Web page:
16 September 2020 02:36
A whistleblower complaint filed this week with the Department of Homeland Security's Office of the Inspector General alleges that high rates of hysterectomies — sometimes without what the complaint called "proper informed consent" — have been performed on women detained in a privately owned immigration jail in Georgia. The complaint, filed by the human rights group Project South, quoted a detainee from U.S. Immigration and Customs Enforcement's Irwin County Detention Center saying that five women who had the procedure between October and December 2019 had told her that they "reacted confused when explaining why they had one done." Multiple women claimed that they did not have access to proper interpreters and that medical staff often did not speak Spanish. The accounts in Project South's complaint — which included that of the whistleblower Dawn Wooten, a licensed practical nurse at the facility — were consistent with accounts given in separate interviews conducted by The Intercept with three other current detainees at the facility, eight advocates for detainees at the prison, and a former Irwin employee, all of whom requested anonymity for fear of reprisals against themselves and their clients. "Everybody he sees has a hysterectomy — just about everybody," Wooten, who is being represented as a whistleblower by Project South and the Government Accountability Project, explained in the complaint. The accounts of the high rates of hysterectomies, which were first reported by the legal website Law and Crime, were also included in the Project South complaint to the Office of the Inspector General.
"That said, in general, anonymous, unproven allegations, made without any fact-checkable specifics, should be treated with the appropriate skepticism they deserve." The agency maintains that the Irwin County Detention Center has been inspected multiple times, with and without warning, and that the facility has been found to be in compliance with Performance-Based National Detention Standards. Georgia State Rep. Bob Trammell sent a letter on Monday to the Georgia Composite Medical Board and the Georgia Board of Nursing after the complaint was published, requesting that they "immediately suspend the licenses of the providers named in the whistleblower complaint pending a full investigation by your offices." Though Wooten, in an interview with The Intercept on Monday, declined to identify the doctor, according to interviews with a detainee, two detainee advocates, and a former Irwin employee, the doctor is Mahendra Amin, an obstetrics and gynecology specialist based in Douglas, Georgia, near Irwin County Detention Center in Ocilla. Amin, who has operated through at least one other practice, also has a relationship with Irwin County Hospital, where the immigration detention facility takes some detainees for treatment. Several women whose accounts of medical visits were shared with The Intercept said they had no choice but to go to the doctor, who has become notorious among detainees for "rough treatment" of women during gynecological exams and performing a high number of procedures. In the Project South complaint to the inspector general, Wooten called the doctor "the uterus collector." She told the human rights group, "Everybody he sees, he's taking all their uteruses out, or he's taken their tubes out." An Immigration and Customs Enforcement facility in Georgia is performing mass hysterectomies on detained immigrants, according to a whistleblower complaint filed by several advocacy groups on behalf of multiple detainees and a nurse who worked at the location.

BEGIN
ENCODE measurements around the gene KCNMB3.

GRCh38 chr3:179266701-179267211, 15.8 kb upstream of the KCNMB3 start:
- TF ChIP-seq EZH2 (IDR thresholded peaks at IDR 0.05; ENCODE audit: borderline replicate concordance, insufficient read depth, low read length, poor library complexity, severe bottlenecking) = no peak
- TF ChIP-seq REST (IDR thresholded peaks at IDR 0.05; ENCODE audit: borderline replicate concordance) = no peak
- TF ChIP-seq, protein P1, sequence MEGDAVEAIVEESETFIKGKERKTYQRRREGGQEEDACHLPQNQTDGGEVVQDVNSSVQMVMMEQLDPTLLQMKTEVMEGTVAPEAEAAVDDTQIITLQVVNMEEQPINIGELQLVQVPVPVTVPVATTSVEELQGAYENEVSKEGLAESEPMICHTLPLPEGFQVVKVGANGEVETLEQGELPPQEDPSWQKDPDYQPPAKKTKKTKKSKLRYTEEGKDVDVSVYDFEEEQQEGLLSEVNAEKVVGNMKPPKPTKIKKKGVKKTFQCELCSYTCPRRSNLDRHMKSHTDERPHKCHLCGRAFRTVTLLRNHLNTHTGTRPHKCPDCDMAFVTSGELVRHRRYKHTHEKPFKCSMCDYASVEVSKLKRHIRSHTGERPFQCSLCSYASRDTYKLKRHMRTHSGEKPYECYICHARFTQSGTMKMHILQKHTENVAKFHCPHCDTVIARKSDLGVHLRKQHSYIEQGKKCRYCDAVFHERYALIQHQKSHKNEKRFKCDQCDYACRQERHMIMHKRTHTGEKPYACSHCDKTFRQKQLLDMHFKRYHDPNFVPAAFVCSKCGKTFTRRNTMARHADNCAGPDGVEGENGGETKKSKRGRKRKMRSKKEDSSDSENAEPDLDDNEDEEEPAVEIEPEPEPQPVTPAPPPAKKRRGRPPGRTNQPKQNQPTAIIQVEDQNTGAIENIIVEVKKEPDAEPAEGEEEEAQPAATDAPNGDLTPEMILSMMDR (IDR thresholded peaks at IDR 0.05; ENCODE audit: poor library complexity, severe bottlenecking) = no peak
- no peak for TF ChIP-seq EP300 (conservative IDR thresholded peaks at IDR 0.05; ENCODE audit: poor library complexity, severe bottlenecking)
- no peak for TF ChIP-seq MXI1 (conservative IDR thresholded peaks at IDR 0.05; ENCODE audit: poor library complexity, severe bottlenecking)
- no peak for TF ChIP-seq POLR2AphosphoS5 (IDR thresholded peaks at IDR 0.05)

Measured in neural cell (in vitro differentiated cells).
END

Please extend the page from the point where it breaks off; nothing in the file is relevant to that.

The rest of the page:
The complaint raises questions about whether the detainees who had hysterectomies could give informed consent, given that they did not speak English and the detention center did not always use translators to communicate. One detained immigrant, who was not named in the complaint, told Project South that when she asked what treatment she was receiving before she was subjected to a hysterectomy, she was given different answers by three different people: a doctor, a corrections officer transporting her to the hospital, and a nurse at the detention center. Wooten, the nurse, said in the complaint that while the procedure might have been necessary for some women experiencing heavy menstrual bleeding or other severe issues, "everybody's uterus cannot be that bad." One woman, Wooten said, was supposed to have a single ovary removed, but the gynecologist accidentally took out the wrong one and then gave her a total hysterectomy. A gynecologist dubbed 'the uterus collector' performed hysterectomies on 'everybody he saw' at a Georgia immigrant detention facility, a whistleblower nurse has claimed. The complaint to the Homeland Security Department's internal watchdog relies on accounts of Dawn Wooten, who worked full-time as a licensed practical nurse at the Irwin County Detention Center until July, when she was demoted to work as needed.